“Almost nothing in these materials was true. The marketing produced the illusion of a genuine software startup to perpetuate a massive investment fraud. The startup could never have produced any of the software it claimed to be producing. It lied about the background of its founder, and it misled investors as to the very existence of functional software in order to induce them to invest. NO functional software ever exited.”
(CMR) A Cayman Special Economic Zone Company (SEZC) is being sued for alleged fraud in the United States District Court Middle District of Florida Jacksonville division court documents from June 24 reveal. The Plaintiffs are alleging numerous violations of the Securities and Exchange Act and SEC Rule and common law fraud by a Cayman crypto company registered as Crowd Machine SEZC.
The company's Cayman address is listed as 236 Britcay House on Eastern Avenue, George Town, Grand Cayman. DCI has them registered with a valid business license until November 2022.
Plaintiff George Bachiashvili shared that he purchased $2.1 million of CMCT tokens in February 2018 and Plaintiff Jason Bonayer purchased $125,000 in tokens. They both still have their tokens which they claim are worthless.
The pair claims that they were offered the opportunity to invest in this software business described as “a startup developing a cryptocurrency-based ‘no-code' computer application referred to as “the Crowd Computer.”
The lawsuit claims that the “driving force” behind the business was Craig Sproule and that Crowd Computer software is owed by Metavine; a company Sproule founded in 2013. The company was formed in 2017 along with a related company incorporated in Delaware. The purpose of the company was to perpetually license the software and then issue an offering of cryptocurrency tokens through cryptocurrency exchanges.
The two exchanges used are based in Seychelles.
The Plaintiffs provided investment capital by purchasing the tokens – Crowd Machine Compute Token; a decision they claim was made based on false marketing information and a white paper provided by the Defendants. The company claimed that their software was being used by “major Fortune 500 companies” who had already made “significant investments in the technology”.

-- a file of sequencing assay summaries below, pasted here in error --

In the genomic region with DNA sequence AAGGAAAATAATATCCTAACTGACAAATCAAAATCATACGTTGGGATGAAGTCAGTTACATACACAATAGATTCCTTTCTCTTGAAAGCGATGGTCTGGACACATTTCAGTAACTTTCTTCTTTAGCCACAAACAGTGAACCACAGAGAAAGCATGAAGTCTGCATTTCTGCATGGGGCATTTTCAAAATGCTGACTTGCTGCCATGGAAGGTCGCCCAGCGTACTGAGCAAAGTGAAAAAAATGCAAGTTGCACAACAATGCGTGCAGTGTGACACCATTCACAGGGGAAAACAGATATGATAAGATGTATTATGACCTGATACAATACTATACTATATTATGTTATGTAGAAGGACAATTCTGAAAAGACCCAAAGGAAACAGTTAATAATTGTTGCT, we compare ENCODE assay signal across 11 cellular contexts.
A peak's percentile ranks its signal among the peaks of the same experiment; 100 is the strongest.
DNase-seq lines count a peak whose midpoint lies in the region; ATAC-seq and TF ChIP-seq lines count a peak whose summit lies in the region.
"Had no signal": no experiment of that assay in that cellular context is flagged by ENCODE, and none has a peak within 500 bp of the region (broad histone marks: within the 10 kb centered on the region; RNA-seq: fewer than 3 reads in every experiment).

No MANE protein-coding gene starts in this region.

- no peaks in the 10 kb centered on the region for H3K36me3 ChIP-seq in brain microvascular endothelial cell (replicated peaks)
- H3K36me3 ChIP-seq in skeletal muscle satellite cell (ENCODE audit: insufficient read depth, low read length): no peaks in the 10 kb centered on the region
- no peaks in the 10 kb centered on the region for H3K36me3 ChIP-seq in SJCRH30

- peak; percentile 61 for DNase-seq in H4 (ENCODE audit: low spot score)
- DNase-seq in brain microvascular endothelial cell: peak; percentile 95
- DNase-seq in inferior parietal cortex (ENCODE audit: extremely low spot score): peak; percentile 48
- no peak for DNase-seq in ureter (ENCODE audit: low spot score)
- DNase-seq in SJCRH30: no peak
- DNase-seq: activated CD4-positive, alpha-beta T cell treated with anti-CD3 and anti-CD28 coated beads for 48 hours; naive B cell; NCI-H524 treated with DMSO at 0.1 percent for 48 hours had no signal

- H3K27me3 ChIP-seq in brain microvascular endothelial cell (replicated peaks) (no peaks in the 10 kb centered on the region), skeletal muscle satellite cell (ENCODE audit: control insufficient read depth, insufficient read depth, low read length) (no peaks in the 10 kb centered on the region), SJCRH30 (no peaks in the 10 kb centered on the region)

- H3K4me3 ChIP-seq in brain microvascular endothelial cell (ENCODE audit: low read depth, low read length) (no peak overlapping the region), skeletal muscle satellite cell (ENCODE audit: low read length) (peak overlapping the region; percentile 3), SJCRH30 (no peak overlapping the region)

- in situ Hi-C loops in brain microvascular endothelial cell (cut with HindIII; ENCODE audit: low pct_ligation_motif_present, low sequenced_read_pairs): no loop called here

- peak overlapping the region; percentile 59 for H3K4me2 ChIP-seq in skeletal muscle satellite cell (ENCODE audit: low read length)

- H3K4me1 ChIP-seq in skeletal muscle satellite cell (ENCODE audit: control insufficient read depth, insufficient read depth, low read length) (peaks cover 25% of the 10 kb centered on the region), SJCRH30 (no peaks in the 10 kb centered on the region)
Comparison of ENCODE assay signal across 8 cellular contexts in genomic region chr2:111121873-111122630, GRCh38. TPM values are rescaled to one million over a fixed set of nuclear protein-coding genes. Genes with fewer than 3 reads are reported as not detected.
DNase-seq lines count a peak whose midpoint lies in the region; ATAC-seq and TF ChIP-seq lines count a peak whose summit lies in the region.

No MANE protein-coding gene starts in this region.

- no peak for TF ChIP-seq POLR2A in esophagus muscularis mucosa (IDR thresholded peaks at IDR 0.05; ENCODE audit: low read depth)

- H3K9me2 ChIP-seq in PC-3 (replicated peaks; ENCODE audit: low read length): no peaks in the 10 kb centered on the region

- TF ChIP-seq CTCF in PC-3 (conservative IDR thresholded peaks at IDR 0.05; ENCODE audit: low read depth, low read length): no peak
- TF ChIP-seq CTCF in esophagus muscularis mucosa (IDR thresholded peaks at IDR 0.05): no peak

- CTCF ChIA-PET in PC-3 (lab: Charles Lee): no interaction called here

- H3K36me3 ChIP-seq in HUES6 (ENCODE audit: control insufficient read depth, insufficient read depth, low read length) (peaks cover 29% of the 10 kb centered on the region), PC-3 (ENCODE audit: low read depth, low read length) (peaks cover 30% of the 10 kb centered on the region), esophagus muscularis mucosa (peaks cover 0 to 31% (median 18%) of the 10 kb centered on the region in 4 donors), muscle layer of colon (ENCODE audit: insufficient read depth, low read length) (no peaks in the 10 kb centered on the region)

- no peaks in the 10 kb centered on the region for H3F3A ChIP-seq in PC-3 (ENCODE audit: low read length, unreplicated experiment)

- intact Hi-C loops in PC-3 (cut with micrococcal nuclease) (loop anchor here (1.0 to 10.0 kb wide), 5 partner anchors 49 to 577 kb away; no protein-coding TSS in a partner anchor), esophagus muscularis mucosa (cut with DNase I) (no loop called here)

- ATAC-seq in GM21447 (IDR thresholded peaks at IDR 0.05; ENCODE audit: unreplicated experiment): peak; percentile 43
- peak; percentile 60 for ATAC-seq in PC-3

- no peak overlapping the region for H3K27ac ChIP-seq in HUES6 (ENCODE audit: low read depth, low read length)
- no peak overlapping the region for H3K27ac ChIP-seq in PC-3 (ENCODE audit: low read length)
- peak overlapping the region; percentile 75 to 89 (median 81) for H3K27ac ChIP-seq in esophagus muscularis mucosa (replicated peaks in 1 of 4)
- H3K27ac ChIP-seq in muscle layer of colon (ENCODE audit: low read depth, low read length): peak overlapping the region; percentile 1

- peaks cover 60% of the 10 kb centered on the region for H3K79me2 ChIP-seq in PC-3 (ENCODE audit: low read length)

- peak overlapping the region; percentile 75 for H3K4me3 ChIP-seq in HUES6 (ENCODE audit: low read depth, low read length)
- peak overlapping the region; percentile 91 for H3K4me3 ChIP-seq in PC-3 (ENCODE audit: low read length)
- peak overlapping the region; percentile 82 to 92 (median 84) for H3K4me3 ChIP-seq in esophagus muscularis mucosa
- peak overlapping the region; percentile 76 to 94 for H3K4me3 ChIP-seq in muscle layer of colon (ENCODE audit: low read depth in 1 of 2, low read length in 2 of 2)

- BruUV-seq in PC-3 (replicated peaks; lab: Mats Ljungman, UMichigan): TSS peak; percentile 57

It is also alleged to have said that they were already generating revenue and had global partners – information which is now said to have been completely false and “a total fabrication.”
It also used a Telegram instant message channel to make the false representations that have now been erased and scrubbed from the internet. Online searches reveal people thinking that this technology would be “revolutionary.”
The complaint states that in April 2018 it started selling tokens to the general public through unregistered foreign exchanges to lure in more investors and speculators to purchase tokens; despite never having a functional product. The listing on foreign exchanges was an attempt to avoid SEC and US regulators. It also alleges that in contravention of SEC cryptocurrency regulations the company was never duly registered with the SEC.
“The Defendants Crowd Machine and Sproule knowingly and surreptitiously used third parties, Roger Tichenor and Charlie Shrem, also named Defendants herein, to offer investment in Crowd Machine to as many other investors as possible including Plaintiffs Jason Bonayer and George Bachiashvil.”
The Plaintiffs claim that they spent millions of dollars in token purchases and the company took in over $30 million in investment money with no viable product to show for the funds. There appear to be no real prospects of a product ever being developed and they alleged the entire thing is a fraud. They are seeking losses for the original investment and losses on subsequent purchase of CMCT on foreign exchanges.
Defendant and CEO Craig Sproule is an Australian citizen residing in San Jose California. He made his debut in Silicon Valley in 2013 by proclaiming he was an experienced programmer and software engineer from Australia with extensive experience in software systems integration. He was able to raise almost a million dollars of equity investment almost immediately.
The multiple other listed defendants are all US citizens living in various states including Florida.
“As Crowd Machine never had any functional software, no functional business, and comprised substantially a Ponzi scheme, the price of CMCT promptly
plummeted to near zero, rendering the investment worthless.”